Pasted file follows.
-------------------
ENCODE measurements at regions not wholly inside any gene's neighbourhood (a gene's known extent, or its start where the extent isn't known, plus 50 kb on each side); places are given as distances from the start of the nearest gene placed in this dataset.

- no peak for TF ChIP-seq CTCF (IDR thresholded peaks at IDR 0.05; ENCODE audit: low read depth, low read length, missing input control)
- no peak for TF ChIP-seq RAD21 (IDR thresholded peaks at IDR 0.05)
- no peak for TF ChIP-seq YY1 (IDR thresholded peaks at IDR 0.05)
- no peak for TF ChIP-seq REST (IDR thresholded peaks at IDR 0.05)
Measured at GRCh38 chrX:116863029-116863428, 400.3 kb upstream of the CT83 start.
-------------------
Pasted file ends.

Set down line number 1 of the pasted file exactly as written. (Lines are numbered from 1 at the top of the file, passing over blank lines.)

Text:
ENCODE measurements at regions not wholly inside any gene's neighbourhood (a gene's known extent, or its start where the extent isn't known, plus 50 kb on each side); places are given as distances from the start of the nearest gene placed in this dataset.